Dear Mr. /Ms. President,
Congratulations on your accomplishment of becoming the President of the United States. You were elected for a reason, to make a change, but in order to do that you must find an issue to change. I know being the President and all, you probably have several issues you’re already dealing with, but I believe this one is too important to put in your “skip” pile. The inflation of college tuition prices has been growing faster than the economy’s general inflation.
With such high prices, college has become questionable for a lot of lower income families. College should be an achievable goal for everyone, not just the people who have the money. College graduates have shown to attain higher paying jobs and become more successful. In a national report by the State Higher Education Executive Officers Association (sheeo.org), it showed that high school graduates earn an average income of about $30,000 per year. Bachelor graduates earn around $50,000 per year. Anything higher, for example a doctrine, masters, or professional degree earn about $70,000 per year. The college experience also better prepares people for the work force, teaching them good life skills such as cooperation, communication, and self-discipline. Also, people who graduate college are more likely to have children who also complete a college education.
In a CNBC article, it was said that the cost to attend Harvard in 1971 was $2,600. Now, forty plus years later and Harvard’s tuition is 17 times the price it was in 1971. This fall, attending Harvard would cost $45,278. If the tuition rate would have increased at a steady rate, along with inflation, the cost to attend Harvard would only amount to $15,189. This rapid growth of college tuition also applies to public colleges, in 1971 the average cost of tuition and fees for a four-year college was about $500. To attend a public, four-year college now it would cost about $9,139. All of these statistics are evidence or proof of why the level of student debt is now at more than $1.2 trillion and continually rising.
The share of expenses for “student services,” in the past decade has raised from 17% of the schools budget to 20%. There are other factors that take away from the student services budget that colleges spend money on. Some people argue may be more essential than the student service budget itself. Teachers or professors for example may believe they don’t get payed enough, so why should the school pay more money to students than to individual who is actually teaching. Which makes sense, without professors what would college be? You can’t learn anything if there aren't people there to teach it. Although this is a solid point, a teacher cannot teach without students who want to learn, and usually if someone is receiving student aid they had to work hard to get it.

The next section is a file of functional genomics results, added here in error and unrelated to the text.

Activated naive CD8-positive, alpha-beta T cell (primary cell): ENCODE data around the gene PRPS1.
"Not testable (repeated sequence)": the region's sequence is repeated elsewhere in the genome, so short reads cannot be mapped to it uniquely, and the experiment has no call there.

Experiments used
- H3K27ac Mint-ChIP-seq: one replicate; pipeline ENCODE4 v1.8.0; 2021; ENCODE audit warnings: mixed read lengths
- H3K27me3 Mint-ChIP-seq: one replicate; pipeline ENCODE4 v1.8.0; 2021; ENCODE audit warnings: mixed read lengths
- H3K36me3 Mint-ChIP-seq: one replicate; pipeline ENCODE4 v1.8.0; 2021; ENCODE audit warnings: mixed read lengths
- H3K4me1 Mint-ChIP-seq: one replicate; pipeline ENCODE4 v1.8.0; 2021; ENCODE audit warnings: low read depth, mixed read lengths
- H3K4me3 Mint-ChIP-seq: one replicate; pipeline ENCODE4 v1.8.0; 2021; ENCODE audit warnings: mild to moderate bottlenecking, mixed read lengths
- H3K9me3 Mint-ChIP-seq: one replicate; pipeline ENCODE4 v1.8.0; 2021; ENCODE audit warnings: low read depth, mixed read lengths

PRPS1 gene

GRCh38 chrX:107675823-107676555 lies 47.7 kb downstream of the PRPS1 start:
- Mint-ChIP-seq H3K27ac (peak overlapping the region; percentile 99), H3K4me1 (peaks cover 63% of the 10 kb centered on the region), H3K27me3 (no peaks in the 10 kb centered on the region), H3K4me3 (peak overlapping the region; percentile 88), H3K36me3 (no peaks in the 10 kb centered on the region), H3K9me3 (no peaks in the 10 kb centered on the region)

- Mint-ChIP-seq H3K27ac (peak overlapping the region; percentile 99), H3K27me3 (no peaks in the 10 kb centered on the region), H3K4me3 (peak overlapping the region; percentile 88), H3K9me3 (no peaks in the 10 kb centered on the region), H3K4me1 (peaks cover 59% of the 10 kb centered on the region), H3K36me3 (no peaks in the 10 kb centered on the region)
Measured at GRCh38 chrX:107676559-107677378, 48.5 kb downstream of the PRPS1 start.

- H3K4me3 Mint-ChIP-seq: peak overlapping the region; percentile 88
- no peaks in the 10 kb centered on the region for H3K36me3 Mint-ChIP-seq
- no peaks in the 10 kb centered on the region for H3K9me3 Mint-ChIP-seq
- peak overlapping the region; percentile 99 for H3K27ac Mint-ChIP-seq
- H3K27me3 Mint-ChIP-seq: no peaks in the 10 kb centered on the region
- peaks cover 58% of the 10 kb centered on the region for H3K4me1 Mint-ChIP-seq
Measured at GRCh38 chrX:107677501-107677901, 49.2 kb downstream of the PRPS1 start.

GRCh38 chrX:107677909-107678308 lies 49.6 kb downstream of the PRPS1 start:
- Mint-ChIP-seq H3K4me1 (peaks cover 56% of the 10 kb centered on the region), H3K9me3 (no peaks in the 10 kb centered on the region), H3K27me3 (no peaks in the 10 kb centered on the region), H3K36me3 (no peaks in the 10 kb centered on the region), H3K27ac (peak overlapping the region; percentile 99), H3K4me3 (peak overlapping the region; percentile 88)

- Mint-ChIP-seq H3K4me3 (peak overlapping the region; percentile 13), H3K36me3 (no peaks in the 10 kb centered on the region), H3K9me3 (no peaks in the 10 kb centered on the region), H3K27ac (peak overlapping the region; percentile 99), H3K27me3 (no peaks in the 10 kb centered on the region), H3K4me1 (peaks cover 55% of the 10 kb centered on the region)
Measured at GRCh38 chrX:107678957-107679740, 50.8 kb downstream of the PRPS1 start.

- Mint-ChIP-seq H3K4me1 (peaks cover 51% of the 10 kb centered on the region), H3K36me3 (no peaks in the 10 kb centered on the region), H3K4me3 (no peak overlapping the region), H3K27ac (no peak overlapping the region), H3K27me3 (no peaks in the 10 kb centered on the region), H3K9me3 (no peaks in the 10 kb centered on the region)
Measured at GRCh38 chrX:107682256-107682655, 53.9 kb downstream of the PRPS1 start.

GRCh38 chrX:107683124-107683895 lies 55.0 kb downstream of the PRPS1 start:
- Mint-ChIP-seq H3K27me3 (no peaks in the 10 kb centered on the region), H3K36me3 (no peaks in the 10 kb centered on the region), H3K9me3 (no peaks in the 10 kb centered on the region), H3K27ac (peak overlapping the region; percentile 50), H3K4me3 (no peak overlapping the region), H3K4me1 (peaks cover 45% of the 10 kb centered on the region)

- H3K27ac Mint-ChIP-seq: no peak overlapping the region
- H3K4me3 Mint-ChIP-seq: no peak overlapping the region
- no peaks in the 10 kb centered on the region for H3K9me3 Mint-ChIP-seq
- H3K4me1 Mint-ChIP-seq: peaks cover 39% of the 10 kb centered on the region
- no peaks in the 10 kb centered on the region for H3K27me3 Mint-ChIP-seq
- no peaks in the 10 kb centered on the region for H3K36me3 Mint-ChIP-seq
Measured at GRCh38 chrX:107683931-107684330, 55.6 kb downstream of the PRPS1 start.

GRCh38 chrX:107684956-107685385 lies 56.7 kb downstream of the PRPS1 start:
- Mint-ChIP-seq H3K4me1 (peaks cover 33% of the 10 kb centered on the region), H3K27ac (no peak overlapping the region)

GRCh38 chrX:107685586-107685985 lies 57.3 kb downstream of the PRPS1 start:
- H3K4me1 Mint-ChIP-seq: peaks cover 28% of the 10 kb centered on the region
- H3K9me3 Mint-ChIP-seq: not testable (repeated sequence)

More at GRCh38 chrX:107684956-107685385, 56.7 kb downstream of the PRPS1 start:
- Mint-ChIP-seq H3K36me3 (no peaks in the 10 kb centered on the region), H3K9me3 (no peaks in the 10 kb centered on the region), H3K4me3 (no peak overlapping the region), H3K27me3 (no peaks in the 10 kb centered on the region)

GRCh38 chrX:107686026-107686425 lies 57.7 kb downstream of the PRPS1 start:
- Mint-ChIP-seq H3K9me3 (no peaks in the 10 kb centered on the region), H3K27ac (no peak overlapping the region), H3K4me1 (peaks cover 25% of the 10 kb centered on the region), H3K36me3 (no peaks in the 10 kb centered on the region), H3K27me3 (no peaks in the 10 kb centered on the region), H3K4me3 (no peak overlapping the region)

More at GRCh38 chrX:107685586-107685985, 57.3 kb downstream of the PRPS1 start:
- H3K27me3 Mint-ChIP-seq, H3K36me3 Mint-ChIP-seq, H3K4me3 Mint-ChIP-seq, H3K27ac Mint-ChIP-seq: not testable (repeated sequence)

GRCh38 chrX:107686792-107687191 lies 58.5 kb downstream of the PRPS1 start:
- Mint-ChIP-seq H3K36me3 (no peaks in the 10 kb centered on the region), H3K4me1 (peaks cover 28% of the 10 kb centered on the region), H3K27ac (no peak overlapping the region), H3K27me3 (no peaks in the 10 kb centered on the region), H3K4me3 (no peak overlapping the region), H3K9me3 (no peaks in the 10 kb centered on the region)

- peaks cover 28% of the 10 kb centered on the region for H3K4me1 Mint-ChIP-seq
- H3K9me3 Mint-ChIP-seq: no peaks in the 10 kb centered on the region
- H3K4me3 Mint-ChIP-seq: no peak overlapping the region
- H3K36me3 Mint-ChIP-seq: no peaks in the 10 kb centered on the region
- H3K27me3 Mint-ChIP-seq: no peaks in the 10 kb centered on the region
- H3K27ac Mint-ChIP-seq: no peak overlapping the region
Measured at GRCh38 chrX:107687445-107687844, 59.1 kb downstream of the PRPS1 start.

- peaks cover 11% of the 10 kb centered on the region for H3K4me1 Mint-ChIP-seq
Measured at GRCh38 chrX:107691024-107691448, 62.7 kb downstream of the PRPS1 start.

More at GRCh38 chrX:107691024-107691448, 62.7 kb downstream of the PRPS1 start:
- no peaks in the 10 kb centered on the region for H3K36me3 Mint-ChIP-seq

To prove that the cost of college tuition is rising higher than the economy’s inflation here are some more statistics from the same CNBC article. The average cost of tuition and fees at a four-year public college rose 87% between 2000 and 2013. During that same period, the income for the middle class of American households only advanced by 24 percent. In the first graph below, the solid lines are in correlation with the first key; apparel, transportation, food etc. The dots represent the second key which are all different types of college’s tuition rates. The largest incline you can see on the graph would be the percentage increase of a public four-year college’s tuition and fees.
The cost of college tuition is an issue that needs to be addressed for the next generations to come. As the president, do you want an economy in debt? People pay for an education to get better jobs and be successful but that’s a hard goal if we're in a hole that’s becoming harder and harder to dig yourself out of. As an economy we can’t just put this all on the president to fix, as the people, we need to acknowledge this as a real problem and work together to find a solution.